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Including plant health in the ‘one health’ concept

Published: January, 2013

Book chapter

Solveig Danielsen

The ‘one health’ concept has largely been defined around zoonotic diseases and the sharing of infrastructure and capacities of human and animal health systems. Veterinary public health is an essential part of public health and includes various types of co-operation between the sectors and disciplines that link the health triad, people-animals-environment. Yet agriculture is missing in the equation. Many human and animal health problems are caused or worsened by hunger, malnutrition and poor quality of food and feed. Looking beyond the zoonoses, it is clear that human and animal health are closely connected to plant health for at least four reasons: Food security – enough food at the right time to feed people; Food safety – plant products free from mycotoxins, pesticide residues and human disease contaminants; Feed security – enough feed at the right time to feed animals; and Livelihoods – agriculture is the world’s most important enterprise and is fundamental for economic growth in developing countries. Agriculture means crops. Plant health is essential if the crop yields are to be sufficient and of the right quality.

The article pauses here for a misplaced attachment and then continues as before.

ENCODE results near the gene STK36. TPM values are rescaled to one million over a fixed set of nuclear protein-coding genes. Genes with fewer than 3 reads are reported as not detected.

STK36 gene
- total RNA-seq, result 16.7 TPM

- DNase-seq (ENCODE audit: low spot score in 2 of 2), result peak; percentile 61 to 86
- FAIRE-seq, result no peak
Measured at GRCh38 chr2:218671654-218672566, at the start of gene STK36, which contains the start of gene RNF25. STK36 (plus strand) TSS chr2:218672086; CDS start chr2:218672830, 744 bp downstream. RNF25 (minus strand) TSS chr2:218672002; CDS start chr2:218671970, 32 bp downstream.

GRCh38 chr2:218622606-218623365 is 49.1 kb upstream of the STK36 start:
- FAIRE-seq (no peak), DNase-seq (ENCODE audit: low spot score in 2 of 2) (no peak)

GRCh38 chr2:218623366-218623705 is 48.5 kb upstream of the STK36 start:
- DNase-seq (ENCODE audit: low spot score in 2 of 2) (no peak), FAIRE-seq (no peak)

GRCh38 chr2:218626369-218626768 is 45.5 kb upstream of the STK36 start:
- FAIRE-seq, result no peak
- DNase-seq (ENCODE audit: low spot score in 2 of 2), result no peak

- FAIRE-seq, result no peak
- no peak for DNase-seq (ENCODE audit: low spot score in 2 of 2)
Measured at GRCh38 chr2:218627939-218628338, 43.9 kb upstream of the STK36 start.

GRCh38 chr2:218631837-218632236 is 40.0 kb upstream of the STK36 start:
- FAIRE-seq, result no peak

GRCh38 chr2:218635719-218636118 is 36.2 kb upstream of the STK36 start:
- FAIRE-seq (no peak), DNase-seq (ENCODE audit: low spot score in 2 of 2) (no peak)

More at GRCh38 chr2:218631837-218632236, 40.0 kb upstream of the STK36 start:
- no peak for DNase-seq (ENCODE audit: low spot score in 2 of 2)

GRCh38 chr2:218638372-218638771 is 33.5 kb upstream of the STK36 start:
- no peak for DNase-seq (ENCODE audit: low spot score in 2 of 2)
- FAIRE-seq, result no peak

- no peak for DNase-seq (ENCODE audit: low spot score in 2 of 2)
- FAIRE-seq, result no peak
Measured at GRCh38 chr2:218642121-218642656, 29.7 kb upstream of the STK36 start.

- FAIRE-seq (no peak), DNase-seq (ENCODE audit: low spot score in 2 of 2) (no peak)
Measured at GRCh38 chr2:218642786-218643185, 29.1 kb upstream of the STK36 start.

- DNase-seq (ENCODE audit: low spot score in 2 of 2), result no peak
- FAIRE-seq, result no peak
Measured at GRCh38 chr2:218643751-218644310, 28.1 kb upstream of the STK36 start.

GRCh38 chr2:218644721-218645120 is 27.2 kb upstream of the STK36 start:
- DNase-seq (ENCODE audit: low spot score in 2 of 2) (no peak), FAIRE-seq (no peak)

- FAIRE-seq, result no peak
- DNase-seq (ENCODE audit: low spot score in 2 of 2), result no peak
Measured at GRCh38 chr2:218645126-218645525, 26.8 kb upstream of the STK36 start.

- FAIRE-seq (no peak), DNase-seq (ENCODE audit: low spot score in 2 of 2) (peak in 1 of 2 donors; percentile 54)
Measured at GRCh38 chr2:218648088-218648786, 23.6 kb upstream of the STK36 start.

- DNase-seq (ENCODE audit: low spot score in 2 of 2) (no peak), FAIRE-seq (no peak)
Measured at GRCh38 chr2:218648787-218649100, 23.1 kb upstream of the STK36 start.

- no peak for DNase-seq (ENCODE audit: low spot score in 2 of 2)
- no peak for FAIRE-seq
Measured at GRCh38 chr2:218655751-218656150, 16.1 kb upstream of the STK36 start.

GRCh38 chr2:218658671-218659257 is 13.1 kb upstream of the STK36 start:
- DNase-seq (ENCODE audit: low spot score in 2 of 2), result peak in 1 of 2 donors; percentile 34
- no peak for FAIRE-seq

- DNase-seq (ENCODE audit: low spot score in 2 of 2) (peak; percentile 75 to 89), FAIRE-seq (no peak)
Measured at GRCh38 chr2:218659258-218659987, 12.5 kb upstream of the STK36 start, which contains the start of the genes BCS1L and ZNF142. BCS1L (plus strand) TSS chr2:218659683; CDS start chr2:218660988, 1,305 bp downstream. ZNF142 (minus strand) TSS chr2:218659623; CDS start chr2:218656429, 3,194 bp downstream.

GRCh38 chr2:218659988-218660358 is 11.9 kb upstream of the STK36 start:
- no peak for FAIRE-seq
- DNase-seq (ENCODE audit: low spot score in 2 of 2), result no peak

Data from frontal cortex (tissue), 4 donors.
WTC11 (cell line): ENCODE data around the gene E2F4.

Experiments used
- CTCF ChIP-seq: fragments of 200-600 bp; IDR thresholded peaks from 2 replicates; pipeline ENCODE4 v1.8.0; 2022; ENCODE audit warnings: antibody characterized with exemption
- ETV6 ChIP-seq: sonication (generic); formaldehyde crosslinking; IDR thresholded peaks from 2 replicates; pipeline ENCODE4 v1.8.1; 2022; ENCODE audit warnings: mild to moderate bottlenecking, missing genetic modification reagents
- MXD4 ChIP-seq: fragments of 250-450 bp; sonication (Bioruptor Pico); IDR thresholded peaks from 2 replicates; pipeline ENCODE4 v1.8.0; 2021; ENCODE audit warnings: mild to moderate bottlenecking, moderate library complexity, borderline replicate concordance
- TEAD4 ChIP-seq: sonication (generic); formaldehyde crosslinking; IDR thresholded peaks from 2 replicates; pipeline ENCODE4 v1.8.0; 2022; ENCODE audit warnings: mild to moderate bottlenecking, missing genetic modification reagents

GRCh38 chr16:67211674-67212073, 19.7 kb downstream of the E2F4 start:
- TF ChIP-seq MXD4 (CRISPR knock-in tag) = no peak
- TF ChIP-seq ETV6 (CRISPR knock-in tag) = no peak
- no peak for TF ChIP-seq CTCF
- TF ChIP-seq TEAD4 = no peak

Including plant health in the ‘one health’ concept

Type Book chapter

Published in A success story in Danish development aid. A. Olsen, N. Ørnbjerg, & K. Winkel (eds.). DBL, Copenhagen, 107-113

Language English

Year 2013

Related projects


Worldwide, over 500 million smallholder farmers provide food for two-thirds of the earth’s growing population. Achieving a zero hunger world by 2030 depends on increasing the productivity of these smallholder farmers – but their crops face a significant threat. Yearly, an estimated 40% of crops grown worldwide are lost to pests. If we could reduce crop losses by just 1%, we could potentially feed millions more people. The lack of access to timely, appropriate and actionable extension advice makes it a fundamental challenge for farmers to get the right information at the right time to reduce crop losses.

Start: 01/01/11